People cry at movies — heck, I had myself a good cry the other night with a feature on Hulu. But it's not actually the film that elicits the emotional reaction, it's the story. From the beginning to the end, the point of a worthy narrative is to get us emotionally invested in the outcome of the characters we're watching or reading about. Their actions inspire us, shake us to our core, and sometimes cause us so much grief we need a minute to let it out before moving on to the next thing. That emotional investment is why we sometimes bond to merely mediocre films, or it might inspired us to line up at midnight for the next book in a longstanding series. We're aching for more of the story and that's what Andrew Dayton and Jason Topolski, co-founders of Steel Wool Studios, insist we need more of from virtual reality.
As a new convert to virtual reality, I was interested in sitting through this particular panel as part of the VRDC track at this year's GDC in downtown San Francisco. In the session, Dayton and Topolski shared the methods they've employed to make their own games come alive in virtual reality. It has very little to do with the technology and everything to do with the way the story is told.
Get the hook in quickly
"Get the emotional hook in quickly," said Dayton, matter-of-factly. "Different types of emotions can be evoked using subtle manipulation. You can get an emotional response just by adding a few surface elements —a small story, enough to get someone emotionally invested. It doesn't need to have a giant back story."
A good example of this, added Dayton, is the Pixar movie, Up. It presents the bulk of the emotion behind the story in the first ten minutes. It's an abridged montage of a couple's life together — their courtship, their struggles with infertility, and the eventual passing of the protagonist's beloved wife. It's achingly sad when you see him become widowed, but as the movie gets going, you start to hope that he'll eventually find that spark in life he once held for his wife.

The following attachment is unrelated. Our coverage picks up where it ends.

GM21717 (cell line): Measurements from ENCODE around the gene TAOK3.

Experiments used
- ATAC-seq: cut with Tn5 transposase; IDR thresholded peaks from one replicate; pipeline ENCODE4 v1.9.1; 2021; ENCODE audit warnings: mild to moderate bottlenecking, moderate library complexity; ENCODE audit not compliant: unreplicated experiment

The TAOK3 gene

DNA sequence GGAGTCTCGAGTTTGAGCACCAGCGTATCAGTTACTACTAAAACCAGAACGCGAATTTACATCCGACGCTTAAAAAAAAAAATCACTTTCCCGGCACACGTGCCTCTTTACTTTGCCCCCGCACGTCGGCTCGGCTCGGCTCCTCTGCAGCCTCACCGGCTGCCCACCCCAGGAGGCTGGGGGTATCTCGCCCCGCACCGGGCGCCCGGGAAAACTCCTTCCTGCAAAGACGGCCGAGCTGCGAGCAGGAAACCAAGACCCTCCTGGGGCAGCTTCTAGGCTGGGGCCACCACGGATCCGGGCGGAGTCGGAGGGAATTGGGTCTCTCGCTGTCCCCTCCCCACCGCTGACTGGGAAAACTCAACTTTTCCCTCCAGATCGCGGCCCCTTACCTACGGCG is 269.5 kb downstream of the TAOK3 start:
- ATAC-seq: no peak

Of course, virtual reality storytelling doesn't need to be that emotionally draining. Dayton and Topolski used one of their upcoming Vive releases, Bounce, as an example of how to interject a bit of emotion without overwhelming the experience. "We got the motions across with music, environments, and very brief connection you get to the ball, named Digby," said Topolski. "That short interaction in the beginning leaves you realizing that it's a hollow relationship with this ball, who is kind of just using you [to play the game]."
Just like in the movies, and in video games, the backdrops and environmental elements matter. "Understand that, visually, you're there to support that story and support the emotion by your sets and your lighting — they're all support structures," said Dayton. "How you dim the lights, the colors you use...all those make a profound visual and emotional difference without you even consciously thinking about it."
Remember, it's still a game
The most important part of a game is still its game play.
Virtual reality games are still just that — playable stories. To give your game a story, your players need a character, or several characters to care about. "Every level is supposed to give you an exposition for the narrative," said Dayton. "It's supposed to make you feel a certain way." As he and Topolski closed out the panel, they made sure to remind us that the "most important part of a game is still game play." Because if that isn't engaging, then what's the point of sticking through to the end?